(HealthDay News) — The incidence of cytomegalovirus (CMV) infection/disease is reduced in de novo kidney transplant recipients receiving reduced dose tacrolimus and everolimus, according to a study published in the October issue of the American Journal of Transplantation.

Helio Tedesco-Silva, M.D., from the Hospital do Rim in São Paulo, Brazil, and colleagues compared CMV infection/disease incidence in de novo kidney transplant recipients receiving everolimus or mycophenolate and no CMV prophylaxis. A total of 288 patients were randomly allocated to either receive antithymocyte globulin, tacrolimus, everolimus, and prednisone (r-ATG/ EVR; 85 patients); basiliximab, tacrolimus, everolimus, and prednisone (BAS/EVR; 102 patients); or basiliximab, tacrolimus, mycophenolate, and prednisone (BAS/MPS; 101 patients).

The researchers found that, compared with BAS/MPS treatment, patients receiving r-ATG/EVR and BAS/EVR had proportional reductions of 90 and 75 percent, respectively, in the incidence of CMV infection/disease (hazard ratios, 0.10 and 0.25; both P < 0.001). The incidence of acute rejection, wound-healing complications, delayed graft function, and proteinuria did not differ between the groups. The mean estimated glomerular filtration rate was significantly lower with BAS/EVR.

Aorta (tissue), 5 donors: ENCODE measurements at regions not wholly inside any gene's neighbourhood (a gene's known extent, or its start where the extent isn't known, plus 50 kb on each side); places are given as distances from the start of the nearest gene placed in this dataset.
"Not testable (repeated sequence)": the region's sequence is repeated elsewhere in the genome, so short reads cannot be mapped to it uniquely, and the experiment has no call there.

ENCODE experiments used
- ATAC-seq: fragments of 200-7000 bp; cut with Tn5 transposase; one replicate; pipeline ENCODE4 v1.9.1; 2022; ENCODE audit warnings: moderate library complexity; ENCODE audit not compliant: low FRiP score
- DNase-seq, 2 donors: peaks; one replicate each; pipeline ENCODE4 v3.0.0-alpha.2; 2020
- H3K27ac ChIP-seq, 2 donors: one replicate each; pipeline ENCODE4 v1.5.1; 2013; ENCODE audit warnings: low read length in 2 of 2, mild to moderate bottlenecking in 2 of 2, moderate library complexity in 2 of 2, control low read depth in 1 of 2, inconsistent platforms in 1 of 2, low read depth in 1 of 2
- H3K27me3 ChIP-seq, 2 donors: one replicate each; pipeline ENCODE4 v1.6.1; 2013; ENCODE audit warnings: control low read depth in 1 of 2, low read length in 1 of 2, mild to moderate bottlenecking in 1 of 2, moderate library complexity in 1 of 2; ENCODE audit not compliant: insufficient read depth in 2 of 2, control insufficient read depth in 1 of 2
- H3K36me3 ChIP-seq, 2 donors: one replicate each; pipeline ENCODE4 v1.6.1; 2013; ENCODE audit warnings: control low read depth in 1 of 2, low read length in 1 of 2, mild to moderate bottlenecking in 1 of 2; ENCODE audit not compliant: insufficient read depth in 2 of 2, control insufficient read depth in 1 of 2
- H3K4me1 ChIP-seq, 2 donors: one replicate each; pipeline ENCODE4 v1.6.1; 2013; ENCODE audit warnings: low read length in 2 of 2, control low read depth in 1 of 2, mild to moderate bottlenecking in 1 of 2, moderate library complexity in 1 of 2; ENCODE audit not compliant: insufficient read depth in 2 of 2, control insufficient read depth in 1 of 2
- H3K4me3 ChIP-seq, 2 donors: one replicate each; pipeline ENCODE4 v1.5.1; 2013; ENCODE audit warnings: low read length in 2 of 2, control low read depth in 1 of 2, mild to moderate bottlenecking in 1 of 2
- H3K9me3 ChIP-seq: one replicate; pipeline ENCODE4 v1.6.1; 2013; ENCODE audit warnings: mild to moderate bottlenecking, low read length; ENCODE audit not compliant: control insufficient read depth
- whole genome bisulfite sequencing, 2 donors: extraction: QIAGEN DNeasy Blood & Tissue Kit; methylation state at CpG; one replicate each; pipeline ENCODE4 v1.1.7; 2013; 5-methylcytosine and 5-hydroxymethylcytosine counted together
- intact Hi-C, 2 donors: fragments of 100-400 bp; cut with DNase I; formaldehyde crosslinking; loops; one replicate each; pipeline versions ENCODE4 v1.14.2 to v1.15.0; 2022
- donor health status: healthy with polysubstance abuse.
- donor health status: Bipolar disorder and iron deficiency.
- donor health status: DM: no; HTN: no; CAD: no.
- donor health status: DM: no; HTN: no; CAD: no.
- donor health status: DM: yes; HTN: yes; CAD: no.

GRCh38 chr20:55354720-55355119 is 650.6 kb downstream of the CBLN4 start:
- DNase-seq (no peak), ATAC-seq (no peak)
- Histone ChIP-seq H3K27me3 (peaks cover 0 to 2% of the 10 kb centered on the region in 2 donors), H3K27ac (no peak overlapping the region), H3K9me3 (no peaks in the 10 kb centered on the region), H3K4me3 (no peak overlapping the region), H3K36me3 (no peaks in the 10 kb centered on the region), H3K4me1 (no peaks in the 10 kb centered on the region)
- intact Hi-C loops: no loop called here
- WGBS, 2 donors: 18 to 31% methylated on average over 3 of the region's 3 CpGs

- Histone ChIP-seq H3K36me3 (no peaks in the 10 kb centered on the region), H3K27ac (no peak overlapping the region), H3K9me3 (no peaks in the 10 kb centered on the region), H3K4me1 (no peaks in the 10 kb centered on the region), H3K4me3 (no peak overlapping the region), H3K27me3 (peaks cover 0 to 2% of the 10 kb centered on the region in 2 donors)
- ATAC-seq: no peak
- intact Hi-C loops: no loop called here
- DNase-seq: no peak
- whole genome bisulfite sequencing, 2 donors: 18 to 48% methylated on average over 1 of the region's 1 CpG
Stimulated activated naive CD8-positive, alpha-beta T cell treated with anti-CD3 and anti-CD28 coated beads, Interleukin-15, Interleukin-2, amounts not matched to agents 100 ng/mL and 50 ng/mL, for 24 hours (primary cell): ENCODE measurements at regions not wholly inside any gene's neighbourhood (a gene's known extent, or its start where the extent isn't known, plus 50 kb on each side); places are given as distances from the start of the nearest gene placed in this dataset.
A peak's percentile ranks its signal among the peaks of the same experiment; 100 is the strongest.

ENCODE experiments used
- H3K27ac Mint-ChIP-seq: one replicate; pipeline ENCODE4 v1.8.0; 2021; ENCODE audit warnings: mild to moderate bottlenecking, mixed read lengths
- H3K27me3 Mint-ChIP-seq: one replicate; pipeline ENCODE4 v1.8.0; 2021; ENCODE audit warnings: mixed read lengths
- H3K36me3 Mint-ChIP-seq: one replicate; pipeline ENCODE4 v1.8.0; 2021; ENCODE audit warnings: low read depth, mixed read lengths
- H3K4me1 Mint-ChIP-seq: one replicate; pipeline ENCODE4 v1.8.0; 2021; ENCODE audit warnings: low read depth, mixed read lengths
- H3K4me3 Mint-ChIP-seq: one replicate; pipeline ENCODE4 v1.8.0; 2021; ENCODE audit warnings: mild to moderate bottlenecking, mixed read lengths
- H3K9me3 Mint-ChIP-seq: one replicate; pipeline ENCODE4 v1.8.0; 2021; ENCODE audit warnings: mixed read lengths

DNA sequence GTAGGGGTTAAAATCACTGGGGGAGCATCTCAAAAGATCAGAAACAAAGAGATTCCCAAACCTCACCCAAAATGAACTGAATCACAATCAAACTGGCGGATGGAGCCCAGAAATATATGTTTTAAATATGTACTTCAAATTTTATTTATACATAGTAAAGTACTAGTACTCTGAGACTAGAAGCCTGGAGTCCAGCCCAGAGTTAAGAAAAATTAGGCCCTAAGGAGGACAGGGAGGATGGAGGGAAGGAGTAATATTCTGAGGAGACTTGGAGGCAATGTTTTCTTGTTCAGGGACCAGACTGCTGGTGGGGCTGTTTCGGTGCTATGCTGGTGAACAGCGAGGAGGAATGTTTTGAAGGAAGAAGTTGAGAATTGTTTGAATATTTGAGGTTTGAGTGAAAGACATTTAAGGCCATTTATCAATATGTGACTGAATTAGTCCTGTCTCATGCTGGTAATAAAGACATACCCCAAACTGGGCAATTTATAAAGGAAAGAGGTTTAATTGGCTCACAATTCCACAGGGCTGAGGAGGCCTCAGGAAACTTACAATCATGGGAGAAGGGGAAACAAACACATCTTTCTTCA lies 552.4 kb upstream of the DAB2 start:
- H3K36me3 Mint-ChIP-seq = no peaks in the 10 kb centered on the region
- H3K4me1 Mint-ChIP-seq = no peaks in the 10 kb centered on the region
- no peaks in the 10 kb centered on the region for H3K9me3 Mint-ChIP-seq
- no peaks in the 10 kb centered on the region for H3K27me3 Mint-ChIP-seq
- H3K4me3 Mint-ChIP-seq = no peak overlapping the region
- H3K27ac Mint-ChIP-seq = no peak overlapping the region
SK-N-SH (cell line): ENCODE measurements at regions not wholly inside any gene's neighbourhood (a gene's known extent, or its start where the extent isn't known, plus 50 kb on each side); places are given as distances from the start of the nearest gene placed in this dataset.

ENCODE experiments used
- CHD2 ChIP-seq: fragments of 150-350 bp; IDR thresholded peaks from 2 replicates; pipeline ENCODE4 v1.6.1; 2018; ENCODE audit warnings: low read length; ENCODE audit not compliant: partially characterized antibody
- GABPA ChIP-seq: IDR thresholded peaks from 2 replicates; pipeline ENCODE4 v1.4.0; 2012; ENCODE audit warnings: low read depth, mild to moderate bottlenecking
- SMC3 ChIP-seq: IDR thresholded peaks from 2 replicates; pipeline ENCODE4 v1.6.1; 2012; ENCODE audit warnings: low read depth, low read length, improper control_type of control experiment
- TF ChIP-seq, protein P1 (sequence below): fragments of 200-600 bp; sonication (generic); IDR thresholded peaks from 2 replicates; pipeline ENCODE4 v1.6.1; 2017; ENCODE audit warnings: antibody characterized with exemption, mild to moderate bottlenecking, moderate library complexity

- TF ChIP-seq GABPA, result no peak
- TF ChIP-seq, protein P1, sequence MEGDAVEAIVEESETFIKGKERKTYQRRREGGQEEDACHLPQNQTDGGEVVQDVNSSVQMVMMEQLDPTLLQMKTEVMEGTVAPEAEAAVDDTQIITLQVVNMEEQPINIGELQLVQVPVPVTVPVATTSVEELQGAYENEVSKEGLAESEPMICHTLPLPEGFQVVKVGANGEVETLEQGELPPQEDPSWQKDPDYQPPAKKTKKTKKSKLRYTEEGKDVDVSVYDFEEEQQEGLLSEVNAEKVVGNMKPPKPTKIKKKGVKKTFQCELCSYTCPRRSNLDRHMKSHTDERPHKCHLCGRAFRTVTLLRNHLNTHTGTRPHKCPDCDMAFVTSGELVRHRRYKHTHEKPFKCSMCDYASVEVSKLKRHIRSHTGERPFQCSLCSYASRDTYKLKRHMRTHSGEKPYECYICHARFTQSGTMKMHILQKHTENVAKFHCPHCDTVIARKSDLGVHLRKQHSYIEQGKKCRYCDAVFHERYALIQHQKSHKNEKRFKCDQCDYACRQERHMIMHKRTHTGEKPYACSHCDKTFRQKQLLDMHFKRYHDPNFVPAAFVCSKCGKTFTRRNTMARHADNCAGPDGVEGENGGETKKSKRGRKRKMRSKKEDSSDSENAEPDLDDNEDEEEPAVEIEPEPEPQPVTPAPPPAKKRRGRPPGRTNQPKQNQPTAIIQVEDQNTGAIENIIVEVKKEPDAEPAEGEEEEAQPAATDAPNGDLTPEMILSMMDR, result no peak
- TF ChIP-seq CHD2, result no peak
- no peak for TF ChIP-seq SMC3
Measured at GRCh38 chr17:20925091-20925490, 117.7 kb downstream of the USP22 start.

“In de novo kidney transplant recipients receiving no pharmacological CMV prophylaxis, reduced-dose tacrolimus and everolimus was associated with a significant reduction in the incidence of CMV infection/disease compared to standard tacrolimus dose and mycophenolate,” the authors write.

Several authors disclosed financial ties to pharmaceutical companies, including Novartis, which funded the trial.

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